Ross Perot’s 1992 Reform Party movement got more independent votes (19%) than any third-party candidacy since Teddy Roosevelt’s 1912 Bull Moose Party run. But, it’s interesting to see where he got his support. Perot did exceedingly well in New Hampshire and Maine (he came in second place in Maine). He got 24% in Minnesota, which pre-saged the governorship of Jesse Ventura. He got 27% in Idaho, almost beating out Clinton for second place. In fact, Perot topped 20% in California, Oregon, and Washington, and in every state (except New Mexico) all the way from the left coast to the Missouri River. However, nowhere in the Old Confederacy did he do better than 14%, and he generally tallied 9-11% in the Deep South.
In other words, while Perot didn’t run an explicitly libertarian campaign (far from it), his main appeal was to the libertarian wing of the Republican Party. New Hampshire’s motto of ‘Live Free or Die’ is the motto for much of the West. And these are the areas where Barack Obama has had the most success with attracting white voters. In West Virginia, Perot only received 16% of the vote, and in Kentucky only 14%.
It will be interesting to see how Bob Barr’s independent run on the Libertarian ticket will affect the outcomes in the West. He certainly offers a Perot-like protest vote for hordes of disaffected Republicans in states like Idaho, Colorado, Nevada, and the Dakotas. Barr hails from Georgia, which along with Mississippi, is one of the states where a strong right-leaning third party vote, combined with record black turnout, could put a Deep Southern state in play for Obama. But, Barr’s appeal is likely to catch fire, if it does at all, in the states where Perot ran strongest.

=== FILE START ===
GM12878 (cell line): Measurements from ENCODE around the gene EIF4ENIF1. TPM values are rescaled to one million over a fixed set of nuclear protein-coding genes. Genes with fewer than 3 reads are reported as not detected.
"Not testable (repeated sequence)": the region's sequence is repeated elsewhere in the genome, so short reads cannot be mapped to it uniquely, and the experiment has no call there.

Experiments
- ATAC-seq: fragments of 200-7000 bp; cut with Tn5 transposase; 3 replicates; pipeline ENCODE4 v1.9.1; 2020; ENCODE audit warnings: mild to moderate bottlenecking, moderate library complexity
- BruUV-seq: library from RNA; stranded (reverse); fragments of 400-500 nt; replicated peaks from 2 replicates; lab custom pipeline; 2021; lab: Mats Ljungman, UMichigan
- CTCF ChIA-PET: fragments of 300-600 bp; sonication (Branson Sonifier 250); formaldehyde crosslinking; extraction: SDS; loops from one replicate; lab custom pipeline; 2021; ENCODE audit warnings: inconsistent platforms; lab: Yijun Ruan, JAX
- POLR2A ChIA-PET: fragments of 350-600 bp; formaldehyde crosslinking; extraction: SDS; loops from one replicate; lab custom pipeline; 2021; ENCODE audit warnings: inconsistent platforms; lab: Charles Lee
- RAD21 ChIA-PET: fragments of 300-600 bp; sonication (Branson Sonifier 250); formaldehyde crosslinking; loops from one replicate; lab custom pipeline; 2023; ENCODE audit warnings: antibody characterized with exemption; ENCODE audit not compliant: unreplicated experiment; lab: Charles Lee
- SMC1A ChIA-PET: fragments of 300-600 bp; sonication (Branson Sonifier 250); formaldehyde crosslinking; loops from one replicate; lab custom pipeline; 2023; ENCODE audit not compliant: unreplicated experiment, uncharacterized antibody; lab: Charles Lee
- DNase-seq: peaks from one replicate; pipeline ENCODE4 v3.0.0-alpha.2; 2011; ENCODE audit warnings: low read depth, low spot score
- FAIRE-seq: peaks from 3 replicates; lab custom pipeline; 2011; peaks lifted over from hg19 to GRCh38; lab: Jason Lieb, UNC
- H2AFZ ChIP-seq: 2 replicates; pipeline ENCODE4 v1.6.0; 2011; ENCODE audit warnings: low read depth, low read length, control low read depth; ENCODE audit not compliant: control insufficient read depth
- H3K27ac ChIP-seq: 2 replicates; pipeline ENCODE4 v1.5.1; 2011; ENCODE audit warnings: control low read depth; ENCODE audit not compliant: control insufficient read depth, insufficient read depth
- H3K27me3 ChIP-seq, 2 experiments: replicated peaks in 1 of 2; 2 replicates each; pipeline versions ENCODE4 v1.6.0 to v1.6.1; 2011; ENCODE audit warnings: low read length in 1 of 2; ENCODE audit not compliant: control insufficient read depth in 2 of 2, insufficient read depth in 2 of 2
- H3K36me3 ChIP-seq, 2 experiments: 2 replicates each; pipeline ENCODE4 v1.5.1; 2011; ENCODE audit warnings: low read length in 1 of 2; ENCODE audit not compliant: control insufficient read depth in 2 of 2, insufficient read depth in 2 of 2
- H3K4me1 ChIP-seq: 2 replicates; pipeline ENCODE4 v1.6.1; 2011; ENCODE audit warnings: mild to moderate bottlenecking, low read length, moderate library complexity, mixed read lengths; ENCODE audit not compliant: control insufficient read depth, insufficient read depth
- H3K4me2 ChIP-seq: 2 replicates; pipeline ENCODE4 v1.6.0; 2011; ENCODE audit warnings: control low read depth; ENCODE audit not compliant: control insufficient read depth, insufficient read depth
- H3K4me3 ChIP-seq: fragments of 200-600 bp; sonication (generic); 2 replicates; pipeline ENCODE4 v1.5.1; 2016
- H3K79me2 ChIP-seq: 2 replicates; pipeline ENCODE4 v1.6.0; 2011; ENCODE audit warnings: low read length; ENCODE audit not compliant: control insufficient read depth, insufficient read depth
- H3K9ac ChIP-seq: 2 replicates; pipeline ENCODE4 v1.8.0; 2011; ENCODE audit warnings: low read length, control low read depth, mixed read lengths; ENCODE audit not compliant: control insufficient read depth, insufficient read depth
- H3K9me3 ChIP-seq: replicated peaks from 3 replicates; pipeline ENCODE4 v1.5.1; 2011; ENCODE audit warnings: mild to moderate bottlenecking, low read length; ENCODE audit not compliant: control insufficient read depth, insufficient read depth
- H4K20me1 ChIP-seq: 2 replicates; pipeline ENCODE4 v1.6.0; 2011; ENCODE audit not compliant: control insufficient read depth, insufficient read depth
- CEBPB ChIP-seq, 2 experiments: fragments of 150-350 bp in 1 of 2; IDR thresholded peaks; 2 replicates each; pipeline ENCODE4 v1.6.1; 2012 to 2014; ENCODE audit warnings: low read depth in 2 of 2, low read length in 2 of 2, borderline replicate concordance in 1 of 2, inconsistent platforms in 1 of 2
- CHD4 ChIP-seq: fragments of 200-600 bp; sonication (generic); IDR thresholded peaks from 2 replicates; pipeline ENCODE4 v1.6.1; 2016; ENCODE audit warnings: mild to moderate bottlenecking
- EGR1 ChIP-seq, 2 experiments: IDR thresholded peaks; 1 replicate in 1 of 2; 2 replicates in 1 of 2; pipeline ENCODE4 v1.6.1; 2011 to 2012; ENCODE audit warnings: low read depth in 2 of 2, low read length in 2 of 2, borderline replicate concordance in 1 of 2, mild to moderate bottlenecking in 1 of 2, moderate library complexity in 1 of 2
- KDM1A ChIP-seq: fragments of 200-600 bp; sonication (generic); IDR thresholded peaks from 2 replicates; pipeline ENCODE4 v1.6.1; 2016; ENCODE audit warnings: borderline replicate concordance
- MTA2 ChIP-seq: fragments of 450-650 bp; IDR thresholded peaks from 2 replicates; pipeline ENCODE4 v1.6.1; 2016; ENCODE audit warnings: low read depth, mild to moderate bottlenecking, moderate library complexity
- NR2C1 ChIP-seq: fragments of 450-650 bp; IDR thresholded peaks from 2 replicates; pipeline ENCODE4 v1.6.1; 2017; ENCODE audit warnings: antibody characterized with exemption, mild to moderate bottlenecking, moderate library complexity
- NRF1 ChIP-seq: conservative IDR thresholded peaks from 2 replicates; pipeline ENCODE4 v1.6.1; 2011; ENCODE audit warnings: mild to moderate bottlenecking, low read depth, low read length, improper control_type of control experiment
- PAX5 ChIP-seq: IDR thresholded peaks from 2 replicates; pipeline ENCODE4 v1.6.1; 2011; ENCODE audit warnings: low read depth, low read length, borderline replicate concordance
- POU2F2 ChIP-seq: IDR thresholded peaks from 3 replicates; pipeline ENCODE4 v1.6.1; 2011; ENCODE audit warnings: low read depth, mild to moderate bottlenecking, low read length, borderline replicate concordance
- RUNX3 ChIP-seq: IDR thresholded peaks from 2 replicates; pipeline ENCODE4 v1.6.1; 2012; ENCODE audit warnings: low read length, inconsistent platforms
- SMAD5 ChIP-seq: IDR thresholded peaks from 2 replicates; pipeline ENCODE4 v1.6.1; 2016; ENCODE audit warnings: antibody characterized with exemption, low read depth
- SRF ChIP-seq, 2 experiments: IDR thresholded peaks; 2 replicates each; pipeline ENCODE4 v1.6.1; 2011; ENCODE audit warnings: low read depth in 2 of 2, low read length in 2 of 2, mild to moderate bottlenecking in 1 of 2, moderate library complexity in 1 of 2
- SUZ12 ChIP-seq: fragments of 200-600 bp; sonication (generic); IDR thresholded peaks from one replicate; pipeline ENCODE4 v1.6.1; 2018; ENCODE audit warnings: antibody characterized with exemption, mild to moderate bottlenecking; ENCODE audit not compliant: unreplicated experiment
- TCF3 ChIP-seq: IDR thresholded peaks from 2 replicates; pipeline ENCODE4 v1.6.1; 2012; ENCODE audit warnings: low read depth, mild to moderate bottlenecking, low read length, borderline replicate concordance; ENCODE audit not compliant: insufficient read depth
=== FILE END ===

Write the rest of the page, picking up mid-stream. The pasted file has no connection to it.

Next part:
If Kansas is going to fall to Obama, it will probably be because Gov. Sebelius is on the ticket and Bob Barr grabs a significant number of votes (Perot nabbed 27% in Kansas). Nebraska, which divvies up its Electoral College votes by district (like Maine) rather than giving them out winner-take-all, could easily hand its eastern district to Obama if Barr has a strong showing (Perot got 24% in Nebraska). A strong showing by Barr could put Colorado, New Mexico, and Nevada completely out of McCain’s reach. Those three states, plus Iowa, would be enough for Obama to win without Ohio or Florida (assuming Obama carries Kerry’s states).
A Barr campaign could easily cost McCain his chance to poach New Hampshire and Maine, and it could prove decisive in a close race in Florida.
It all depends on whether Bob Barr can pull a significant fraction of the vote. In some close (purple) states, a few percentage points could flip the balance. But if he starts approaching 10% in some strong Perot states, we could see a real landslide effect.